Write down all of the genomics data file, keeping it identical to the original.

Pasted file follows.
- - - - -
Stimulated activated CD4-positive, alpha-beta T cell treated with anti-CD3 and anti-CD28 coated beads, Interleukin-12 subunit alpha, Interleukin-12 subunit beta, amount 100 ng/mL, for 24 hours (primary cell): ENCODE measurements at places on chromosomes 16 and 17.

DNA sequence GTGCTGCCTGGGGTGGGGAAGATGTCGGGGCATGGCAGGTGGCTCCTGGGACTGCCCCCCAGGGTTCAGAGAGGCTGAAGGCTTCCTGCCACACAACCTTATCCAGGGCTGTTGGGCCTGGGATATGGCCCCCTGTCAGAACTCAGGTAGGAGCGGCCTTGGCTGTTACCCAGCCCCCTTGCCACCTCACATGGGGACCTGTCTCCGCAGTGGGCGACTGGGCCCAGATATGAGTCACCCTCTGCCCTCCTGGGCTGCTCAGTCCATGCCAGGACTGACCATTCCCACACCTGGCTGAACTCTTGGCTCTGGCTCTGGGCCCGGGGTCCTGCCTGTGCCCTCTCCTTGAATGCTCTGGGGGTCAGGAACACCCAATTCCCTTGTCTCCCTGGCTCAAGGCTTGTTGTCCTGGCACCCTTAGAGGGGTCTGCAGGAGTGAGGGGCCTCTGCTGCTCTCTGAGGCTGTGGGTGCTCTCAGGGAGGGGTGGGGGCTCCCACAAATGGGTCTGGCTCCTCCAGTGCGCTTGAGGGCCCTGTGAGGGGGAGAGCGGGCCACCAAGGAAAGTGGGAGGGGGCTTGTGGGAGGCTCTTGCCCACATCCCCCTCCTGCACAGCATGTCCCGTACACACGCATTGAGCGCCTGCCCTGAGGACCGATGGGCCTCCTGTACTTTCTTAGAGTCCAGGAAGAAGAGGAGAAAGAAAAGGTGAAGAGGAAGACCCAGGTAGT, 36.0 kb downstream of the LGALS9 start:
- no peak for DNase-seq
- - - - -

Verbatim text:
Stimulated activated CD4-positive, alpha-beta T cell treated with anti-CD3 and anti-CD28 coated beads, Interleukin-12 subunit alpha, Interleukin-12 subunit beta, amount 100 ng/mL, for 24 hours (primary cell): ENCODE measurements at places on chromosomes 16 and 17.

DNA sequence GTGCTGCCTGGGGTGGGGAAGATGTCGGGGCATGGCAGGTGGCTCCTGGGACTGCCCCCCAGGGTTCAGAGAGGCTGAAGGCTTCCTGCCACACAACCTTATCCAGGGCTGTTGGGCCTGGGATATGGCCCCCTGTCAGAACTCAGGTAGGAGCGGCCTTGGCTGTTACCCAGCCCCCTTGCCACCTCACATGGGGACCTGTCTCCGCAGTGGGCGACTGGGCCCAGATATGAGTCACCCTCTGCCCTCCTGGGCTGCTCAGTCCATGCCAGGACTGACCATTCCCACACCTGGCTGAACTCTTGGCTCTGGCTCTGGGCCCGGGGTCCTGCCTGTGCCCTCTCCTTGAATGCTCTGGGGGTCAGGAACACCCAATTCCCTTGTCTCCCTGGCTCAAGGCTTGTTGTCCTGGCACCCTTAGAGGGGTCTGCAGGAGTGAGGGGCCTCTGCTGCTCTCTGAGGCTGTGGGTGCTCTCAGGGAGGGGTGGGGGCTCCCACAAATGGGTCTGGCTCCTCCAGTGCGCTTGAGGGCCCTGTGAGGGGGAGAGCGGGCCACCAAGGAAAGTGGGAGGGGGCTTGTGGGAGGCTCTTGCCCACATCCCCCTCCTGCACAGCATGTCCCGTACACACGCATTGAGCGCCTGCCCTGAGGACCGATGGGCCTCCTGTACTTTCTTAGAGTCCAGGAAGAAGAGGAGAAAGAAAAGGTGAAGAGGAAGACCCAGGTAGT, 36.0 kb downstream of the LGALS9 start:
- no peak for DNase-seq